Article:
Hokutōriki (right) acts as tsuyuharai during Asashōryū's dohyō-iri in January 2008.

In professional sumo, the tsuyuharai (Japanese: 露払い, literally "dew sweeper") is one of the two attendants that accompany a yokozuna when he performs his dohyō-iri or ring entrance ceremony. The other attendant is called the tachimochi.

During the ceremony the tsuyuharai will precede the yokozuna into the ring. He will usually be following the gyōji who leads the three wrestlers, or rikishi to the dohyō. As the yokozuna performs the ceremony he will squat on his left hand side. After the yokozuna has completed his ceremonial dance the tsuyuharai will once again precede him away from the dohyō.

The tsuyuharai must be a makuuchi ranked sumo wrestler (or rikishi) and is, if possible, from the same training stable (or heya) as the yokozuna.[1] If there are no appropriate choices from within the stable then the tsuyuharai will normally be from another related stable (from the same stable grouping called an ichimon). The tsuyuharai is always the lower ranked wrestler of the two attendants.

All three wrestlers will wear a matching set of keshō-mawashi belonging to the yokozuna during the ceremony, and as the ceremony is directly after the ring entry ceremony for the makuuchi division wrestlers on a tournament day this means that the tsuyuharai will also wear the yokozuna's keshō-mawashi for his own entrance.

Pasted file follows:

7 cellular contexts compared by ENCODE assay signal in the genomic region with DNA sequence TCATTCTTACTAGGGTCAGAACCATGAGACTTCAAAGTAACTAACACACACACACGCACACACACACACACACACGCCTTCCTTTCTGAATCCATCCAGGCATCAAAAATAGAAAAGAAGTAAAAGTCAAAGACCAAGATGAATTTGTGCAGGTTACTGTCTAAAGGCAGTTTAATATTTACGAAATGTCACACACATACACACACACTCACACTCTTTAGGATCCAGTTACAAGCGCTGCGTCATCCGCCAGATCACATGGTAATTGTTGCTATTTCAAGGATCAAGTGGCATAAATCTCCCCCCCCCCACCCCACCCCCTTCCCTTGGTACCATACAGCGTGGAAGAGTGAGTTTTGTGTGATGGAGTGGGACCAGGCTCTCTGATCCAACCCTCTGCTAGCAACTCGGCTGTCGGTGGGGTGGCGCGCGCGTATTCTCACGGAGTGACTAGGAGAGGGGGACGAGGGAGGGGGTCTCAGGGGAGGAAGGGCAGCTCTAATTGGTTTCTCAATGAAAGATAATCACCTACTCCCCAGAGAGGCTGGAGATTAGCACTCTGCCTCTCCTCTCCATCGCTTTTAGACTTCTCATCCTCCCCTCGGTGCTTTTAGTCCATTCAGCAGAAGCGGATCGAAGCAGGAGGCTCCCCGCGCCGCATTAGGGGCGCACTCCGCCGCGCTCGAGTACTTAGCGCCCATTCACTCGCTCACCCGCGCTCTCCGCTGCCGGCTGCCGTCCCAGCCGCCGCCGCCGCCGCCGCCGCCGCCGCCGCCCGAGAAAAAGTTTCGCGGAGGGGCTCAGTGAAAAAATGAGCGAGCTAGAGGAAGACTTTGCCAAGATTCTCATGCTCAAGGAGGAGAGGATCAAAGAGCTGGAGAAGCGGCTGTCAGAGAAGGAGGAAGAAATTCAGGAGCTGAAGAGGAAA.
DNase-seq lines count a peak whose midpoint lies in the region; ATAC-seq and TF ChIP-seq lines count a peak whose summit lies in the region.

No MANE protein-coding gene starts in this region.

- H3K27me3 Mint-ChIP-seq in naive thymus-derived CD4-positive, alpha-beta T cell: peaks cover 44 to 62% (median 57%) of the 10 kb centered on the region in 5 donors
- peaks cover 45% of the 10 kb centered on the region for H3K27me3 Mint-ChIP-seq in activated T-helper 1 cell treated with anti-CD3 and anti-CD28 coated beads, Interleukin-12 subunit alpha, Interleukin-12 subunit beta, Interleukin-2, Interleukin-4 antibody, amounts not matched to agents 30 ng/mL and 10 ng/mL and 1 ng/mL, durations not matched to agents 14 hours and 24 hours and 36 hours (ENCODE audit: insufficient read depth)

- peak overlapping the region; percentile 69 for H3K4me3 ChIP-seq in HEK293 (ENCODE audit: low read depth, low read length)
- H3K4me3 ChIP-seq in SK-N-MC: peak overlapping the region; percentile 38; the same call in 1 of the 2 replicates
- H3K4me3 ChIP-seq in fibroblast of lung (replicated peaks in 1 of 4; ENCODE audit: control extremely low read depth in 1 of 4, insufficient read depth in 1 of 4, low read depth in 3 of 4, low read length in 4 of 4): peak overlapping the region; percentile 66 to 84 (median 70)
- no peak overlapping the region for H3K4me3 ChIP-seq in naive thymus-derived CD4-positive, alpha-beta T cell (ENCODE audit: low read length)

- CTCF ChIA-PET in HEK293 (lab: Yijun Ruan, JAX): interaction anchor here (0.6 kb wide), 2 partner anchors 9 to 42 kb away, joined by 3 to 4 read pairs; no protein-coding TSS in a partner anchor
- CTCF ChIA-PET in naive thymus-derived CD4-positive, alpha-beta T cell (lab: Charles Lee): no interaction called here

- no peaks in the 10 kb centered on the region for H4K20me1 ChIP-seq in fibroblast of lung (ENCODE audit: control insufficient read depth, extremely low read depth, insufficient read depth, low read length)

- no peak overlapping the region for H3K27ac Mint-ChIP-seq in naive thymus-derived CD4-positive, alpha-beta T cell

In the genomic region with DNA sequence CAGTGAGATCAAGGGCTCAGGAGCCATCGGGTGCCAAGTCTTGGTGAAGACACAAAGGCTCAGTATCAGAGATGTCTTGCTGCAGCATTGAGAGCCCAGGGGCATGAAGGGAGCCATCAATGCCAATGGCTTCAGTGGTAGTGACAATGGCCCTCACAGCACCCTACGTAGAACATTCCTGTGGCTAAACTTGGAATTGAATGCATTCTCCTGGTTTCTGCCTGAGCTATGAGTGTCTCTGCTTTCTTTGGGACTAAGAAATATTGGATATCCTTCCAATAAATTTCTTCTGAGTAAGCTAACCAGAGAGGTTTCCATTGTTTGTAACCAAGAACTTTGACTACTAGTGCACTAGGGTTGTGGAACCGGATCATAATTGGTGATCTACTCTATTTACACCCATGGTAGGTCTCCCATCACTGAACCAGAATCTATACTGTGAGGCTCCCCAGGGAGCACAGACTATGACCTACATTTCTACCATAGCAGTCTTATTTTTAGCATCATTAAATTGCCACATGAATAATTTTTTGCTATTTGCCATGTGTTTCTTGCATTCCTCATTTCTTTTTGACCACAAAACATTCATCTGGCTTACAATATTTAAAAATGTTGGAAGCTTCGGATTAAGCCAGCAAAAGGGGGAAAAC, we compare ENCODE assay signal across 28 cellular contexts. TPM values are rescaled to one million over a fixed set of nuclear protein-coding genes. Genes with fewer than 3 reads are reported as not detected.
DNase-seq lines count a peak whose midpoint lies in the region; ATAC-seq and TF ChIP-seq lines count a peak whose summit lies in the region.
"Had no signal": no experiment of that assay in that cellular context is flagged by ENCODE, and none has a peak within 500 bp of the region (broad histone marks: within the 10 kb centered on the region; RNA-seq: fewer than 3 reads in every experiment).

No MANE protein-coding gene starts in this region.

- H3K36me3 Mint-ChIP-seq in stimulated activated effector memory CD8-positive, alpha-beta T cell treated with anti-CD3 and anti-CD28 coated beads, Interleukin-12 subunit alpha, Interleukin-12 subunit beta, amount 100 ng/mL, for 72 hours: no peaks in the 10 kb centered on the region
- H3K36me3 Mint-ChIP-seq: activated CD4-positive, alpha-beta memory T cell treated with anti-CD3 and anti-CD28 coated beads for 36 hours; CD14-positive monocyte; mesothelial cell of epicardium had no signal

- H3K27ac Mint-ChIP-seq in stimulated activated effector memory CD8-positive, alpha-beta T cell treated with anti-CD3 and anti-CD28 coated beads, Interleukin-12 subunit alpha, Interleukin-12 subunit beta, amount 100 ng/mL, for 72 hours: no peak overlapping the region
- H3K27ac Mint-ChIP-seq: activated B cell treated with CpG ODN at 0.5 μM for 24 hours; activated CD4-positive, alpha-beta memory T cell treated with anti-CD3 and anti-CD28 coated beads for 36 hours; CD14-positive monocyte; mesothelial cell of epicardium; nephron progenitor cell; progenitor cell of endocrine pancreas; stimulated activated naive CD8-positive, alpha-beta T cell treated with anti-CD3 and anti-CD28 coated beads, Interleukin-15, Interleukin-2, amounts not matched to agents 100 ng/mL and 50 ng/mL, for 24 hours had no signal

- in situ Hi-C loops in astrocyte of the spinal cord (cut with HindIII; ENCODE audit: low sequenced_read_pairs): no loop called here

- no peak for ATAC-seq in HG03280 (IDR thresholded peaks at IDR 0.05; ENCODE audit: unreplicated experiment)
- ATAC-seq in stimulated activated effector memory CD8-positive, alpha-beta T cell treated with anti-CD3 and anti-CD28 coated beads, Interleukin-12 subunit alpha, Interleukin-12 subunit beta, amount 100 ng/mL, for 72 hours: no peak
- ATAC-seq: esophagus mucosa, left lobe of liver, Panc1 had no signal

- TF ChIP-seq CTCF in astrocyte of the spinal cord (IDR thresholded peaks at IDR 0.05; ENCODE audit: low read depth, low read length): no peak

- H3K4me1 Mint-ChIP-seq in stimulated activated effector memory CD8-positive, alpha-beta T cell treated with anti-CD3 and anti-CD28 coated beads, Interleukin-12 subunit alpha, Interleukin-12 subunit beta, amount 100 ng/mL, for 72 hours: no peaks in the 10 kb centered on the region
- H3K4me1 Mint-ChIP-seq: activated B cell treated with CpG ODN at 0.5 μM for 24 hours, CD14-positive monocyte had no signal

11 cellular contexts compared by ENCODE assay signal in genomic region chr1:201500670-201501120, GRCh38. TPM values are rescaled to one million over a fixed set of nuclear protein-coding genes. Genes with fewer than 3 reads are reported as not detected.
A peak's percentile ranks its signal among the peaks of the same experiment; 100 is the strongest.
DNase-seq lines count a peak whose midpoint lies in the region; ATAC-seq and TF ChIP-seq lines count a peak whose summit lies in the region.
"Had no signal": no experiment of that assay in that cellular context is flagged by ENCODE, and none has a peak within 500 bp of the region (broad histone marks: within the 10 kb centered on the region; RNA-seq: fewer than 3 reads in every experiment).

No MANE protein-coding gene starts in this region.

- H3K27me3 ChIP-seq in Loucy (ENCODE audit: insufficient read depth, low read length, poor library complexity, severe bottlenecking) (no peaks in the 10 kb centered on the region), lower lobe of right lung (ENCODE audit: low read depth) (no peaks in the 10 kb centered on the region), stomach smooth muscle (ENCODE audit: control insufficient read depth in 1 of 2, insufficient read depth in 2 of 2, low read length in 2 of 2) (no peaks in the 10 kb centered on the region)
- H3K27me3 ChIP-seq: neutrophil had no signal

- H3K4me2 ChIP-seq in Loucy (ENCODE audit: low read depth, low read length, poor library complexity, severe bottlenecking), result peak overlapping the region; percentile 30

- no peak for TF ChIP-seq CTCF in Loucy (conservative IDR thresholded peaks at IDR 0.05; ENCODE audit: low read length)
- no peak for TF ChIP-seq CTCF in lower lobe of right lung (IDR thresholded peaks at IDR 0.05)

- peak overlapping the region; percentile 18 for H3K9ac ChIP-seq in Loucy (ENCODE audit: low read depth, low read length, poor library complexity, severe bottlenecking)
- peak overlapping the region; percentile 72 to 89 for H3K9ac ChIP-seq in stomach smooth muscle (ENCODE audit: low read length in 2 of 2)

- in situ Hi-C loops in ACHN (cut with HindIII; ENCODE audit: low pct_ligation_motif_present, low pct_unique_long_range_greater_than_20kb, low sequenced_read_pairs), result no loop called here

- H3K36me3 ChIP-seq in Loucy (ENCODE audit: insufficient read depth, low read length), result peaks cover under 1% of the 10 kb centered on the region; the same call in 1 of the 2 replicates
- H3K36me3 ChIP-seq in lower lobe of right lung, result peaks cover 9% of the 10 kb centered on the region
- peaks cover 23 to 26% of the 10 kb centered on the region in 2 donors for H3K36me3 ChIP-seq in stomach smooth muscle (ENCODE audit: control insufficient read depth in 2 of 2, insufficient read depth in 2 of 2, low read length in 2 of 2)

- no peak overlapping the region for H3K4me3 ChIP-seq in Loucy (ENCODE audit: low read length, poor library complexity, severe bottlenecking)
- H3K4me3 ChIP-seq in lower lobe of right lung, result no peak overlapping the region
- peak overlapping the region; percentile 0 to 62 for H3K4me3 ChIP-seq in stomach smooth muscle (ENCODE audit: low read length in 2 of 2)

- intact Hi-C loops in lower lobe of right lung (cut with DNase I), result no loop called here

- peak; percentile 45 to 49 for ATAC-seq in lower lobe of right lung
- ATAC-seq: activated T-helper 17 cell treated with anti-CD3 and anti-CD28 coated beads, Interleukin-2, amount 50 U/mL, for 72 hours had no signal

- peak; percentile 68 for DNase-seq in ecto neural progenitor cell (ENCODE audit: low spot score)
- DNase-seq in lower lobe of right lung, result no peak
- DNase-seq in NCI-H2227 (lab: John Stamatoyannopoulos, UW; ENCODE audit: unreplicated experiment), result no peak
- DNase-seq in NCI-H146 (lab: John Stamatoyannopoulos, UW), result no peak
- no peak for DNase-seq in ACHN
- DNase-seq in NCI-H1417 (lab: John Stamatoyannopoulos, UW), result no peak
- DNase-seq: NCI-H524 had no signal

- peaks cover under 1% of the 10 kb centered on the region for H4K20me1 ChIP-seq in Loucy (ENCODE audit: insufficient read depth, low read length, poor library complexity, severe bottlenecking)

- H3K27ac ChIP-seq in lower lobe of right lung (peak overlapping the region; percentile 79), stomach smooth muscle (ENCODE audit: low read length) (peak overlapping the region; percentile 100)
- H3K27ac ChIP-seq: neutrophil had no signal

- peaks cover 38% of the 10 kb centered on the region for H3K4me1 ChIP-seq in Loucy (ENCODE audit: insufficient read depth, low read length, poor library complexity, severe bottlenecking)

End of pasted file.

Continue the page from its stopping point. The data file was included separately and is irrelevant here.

A wrestler who is scheduled to fight the yokozuna on a particular day of a honbasho (or tournament) will not act as his tsuyuharai.[1]

In normal circumstances, the tsuyuharai will not be another yokozuna or an ōzeki. An ōzeki can act as a tsuyuharai during a wrestlers's very first dohyō-iri, held at Meiji Shrine in Tokyo. A yokozuna will only usually fulfil this role at another yokozuna's retirement ceremony, or at a special event after the other yokozuna has announced his retirement, but before the final ceremony.

An example of a yokozuna acting as a tsuyuharai, at Minanogawa's retirement ceremony at the Yasukuni Shrine in 1942.


  1. ^ a b Gunning, John (13 March 2019). "Attendants play important role in ring-entering ceremony". Japan Times. Retrieved 13 March 2019. CS1 maint: discouraged parameter (link)

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